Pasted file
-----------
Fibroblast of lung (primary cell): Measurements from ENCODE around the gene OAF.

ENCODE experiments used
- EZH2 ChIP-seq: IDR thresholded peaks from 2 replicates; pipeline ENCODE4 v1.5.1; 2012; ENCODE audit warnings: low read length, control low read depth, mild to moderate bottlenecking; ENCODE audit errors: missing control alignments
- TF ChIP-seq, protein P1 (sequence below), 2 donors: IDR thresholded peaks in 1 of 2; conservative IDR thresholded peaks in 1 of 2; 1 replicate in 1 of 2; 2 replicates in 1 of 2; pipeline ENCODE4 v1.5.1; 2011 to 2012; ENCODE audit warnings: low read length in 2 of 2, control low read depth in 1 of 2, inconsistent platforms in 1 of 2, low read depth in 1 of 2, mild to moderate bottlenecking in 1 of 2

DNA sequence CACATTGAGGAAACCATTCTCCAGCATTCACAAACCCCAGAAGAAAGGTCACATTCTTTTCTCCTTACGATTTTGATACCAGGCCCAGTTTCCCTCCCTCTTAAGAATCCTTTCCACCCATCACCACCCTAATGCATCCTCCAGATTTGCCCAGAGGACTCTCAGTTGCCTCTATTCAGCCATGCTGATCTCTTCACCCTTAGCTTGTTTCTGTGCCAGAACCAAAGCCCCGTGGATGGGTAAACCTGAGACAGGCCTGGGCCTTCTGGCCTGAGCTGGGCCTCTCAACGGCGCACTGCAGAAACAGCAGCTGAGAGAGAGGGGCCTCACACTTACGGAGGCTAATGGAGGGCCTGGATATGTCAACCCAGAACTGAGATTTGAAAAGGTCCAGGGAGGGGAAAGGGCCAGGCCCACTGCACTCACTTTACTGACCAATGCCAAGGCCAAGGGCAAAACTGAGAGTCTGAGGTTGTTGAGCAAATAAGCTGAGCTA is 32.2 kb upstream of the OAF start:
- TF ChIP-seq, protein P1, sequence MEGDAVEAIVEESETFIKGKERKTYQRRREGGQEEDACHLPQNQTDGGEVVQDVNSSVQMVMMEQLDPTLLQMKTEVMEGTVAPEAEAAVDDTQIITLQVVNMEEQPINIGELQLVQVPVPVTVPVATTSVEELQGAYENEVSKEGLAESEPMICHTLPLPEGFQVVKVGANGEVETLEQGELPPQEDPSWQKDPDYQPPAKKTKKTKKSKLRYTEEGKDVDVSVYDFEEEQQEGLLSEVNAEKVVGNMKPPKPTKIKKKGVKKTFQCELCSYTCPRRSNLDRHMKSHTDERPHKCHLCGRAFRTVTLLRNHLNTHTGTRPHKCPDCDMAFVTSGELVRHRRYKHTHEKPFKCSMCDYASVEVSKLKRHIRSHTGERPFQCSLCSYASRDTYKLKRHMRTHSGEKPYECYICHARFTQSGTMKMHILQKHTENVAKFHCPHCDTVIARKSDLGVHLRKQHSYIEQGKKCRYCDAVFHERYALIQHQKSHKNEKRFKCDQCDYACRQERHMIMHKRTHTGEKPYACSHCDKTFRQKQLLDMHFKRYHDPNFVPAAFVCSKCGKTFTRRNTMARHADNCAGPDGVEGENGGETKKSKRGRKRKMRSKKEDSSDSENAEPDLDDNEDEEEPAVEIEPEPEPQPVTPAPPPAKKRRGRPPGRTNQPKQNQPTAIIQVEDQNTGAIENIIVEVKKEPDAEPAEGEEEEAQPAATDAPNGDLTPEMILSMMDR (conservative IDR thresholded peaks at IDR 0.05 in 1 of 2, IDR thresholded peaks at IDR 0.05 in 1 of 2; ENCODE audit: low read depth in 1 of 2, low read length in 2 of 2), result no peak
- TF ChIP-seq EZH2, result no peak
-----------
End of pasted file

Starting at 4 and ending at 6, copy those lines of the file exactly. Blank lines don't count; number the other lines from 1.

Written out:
- TF ChIP-seq, protein P1 (sequence below), 2 donors: IDR thresholded peaks in 1 of 2; conservative IDR thresholded peaks in 1 of 2; 1 replicate in 1 of 2; 2 replicates in 1 of 2; pipeline ENCODE4 v1.5.1; 2011 to 2012; ENCODE audit warnings: low read length in 2 of 2, control low read depth in 1 of 2, inconsistent platforms in 1 of 2, low read depth in 1 of 2, mild to moderate bottlenecking in 1 of 2

DNA sequence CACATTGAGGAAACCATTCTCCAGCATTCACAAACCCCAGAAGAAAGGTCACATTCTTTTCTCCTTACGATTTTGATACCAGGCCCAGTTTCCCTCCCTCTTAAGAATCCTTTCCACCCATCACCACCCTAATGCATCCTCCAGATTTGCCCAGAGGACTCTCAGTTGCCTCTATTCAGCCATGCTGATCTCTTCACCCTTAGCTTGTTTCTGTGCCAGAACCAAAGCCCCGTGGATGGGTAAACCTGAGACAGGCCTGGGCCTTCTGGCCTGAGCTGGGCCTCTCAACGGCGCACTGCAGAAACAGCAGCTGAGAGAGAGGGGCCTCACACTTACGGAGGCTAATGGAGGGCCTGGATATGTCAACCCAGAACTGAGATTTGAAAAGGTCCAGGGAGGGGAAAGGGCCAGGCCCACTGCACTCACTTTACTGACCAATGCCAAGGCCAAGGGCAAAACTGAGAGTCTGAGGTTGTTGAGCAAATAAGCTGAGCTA is 32.2 kb upstream of the OAF start:
- TF ChIP-seq, protein P1, sequence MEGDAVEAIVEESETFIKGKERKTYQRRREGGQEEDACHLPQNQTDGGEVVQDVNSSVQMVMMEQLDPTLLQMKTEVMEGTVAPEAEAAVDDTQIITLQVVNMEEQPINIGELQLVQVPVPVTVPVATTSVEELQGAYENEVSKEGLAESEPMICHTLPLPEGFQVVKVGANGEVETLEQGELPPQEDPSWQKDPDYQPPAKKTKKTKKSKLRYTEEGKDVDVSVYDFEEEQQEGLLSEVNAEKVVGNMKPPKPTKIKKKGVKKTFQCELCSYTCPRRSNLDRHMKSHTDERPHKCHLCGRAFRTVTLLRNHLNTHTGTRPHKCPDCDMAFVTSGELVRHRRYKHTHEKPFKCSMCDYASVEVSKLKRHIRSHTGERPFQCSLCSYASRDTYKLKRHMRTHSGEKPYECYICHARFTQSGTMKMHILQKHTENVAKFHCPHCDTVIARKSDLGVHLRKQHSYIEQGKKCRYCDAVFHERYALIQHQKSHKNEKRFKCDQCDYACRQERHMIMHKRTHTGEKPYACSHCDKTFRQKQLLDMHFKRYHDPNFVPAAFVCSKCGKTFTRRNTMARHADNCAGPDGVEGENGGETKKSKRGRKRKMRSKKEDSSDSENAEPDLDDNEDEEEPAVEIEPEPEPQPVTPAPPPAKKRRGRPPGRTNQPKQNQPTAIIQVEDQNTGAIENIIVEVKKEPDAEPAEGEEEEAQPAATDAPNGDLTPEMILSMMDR (conservative IDR thresholded peaks at IDR 0.05 in 1 of 2, IDR thresholded peaks at IDR 0.05 in 1 of 2; ENCODE audit: low read depth in 1 of 2, low read length in 2 of 2), result no peak